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The research "represents an important step in understanding how the brain changes when it moves from a normal to an alcohol-dependent state," lead researcher Marisa Roberto, an associate professor at the Scripps Research Institute, said in a Scripps news release.
"Our study explored what we call in the field 'the dark side' of alcohol addiction," Roberto said. "That's the compulsion to drink, not because it is pleasurable -- which has been the focus of much previous research
-- but because it relieves the anxiety generated by abstinence and the stressful effects of withdrawal."
The hormone, known as corticotropin-releasing factor, plays a role in the body's response to stress and is found in the brain.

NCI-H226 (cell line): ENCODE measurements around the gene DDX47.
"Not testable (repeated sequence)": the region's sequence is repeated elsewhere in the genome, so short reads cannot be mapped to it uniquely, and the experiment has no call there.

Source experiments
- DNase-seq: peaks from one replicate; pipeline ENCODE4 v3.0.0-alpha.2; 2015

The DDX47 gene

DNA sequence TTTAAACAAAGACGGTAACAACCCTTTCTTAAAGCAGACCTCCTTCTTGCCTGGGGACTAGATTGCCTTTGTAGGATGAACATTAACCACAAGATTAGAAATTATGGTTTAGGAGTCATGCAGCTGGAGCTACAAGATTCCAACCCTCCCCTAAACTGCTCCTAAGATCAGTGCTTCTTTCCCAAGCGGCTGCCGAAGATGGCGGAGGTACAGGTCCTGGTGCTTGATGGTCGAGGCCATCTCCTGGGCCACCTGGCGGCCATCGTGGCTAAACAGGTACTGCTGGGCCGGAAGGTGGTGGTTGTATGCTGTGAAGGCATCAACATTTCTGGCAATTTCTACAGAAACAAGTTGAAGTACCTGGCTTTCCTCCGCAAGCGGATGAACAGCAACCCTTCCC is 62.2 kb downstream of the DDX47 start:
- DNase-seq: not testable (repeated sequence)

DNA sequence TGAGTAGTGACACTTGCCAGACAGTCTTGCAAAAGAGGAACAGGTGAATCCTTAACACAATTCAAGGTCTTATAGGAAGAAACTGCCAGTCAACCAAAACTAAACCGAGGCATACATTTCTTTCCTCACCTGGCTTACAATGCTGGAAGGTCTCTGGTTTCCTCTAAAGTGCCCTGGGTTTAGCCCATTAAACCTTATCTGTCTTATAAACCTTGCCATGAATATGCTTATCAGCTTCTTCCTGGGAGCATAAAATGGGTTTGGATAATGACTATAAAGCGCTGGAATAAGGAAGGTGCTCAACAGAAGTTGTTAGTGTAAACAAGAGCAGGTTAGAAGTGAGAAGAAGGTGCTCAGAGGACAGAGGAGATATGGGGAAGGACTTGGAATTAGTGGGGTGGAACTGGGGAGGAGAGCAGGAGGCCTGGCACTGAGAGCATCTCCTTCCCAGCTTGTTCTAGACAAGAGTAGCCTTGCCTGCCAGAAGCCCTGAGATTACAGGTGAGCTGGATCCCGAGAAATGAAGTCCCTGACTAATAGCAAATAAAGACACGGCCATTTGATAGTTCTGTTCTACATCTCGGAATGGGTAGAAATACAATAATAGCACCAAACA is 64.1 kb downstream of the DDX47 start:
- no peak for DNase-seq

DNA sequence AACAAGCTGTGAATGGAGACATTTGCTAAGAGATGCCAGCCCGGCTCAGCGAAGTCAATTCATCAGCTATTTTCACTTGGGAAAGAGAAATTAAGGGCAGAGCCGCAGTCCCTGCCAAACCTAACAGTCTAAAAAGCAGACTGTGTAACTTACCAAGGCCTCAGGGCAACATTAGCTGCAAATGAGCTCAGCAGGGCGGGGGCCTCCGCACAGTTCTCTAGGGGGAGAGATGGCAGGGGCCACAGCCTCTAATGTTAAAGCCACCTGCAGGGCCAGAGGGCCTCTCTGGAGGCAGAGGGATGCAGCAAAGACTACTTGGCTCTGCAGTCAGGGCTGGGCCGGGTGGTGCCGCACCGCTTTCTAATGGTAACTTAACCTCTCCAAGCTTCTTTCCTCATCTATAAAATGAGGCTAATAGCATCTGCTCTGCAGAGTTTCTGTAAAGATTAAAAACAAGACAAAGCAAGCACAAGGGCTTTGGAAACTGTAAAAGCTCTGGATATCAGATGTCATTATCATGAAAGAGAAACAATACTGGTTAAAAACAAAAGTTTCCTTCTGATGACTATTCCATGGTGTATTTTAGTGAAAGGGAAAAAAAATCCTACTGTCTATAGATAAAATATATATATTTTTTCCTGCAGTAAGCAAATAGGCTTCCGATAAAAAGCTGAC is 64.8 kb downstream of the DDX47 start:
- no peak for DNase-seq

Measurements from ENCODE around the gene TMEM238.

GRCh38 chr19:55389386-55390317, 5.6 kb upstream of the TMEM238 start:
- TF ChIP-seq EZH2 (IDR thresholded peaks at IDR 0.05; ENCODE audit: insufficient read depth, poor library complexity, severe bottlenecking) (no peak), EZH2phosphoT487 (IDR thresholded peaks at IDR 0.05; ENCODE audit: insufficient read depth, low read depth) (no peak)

Romero said it's possible that blocking the hormone "may prevent excessive alcohol consumption under a variety of behavioral and physiological conditions."
The researchers also found that rats exposed to the hormone-suppressing chemical didn't become immune to the chemical's effects over time. That suggests that people might be able to take it repeatedly without facing a loss of effectiveness.
Still, rats aren't people, and it's possible that humans won't act the same way when exposed to the chemical.
The findings will appear in an upcoming print edition of the journal Biological Psychiatry.
-- Randy Dotinga
Copyright © 2010 HealthDay. All rights reserved.
SOURCE: The Scripps Research Institute, press release, Jan. 25, 2010
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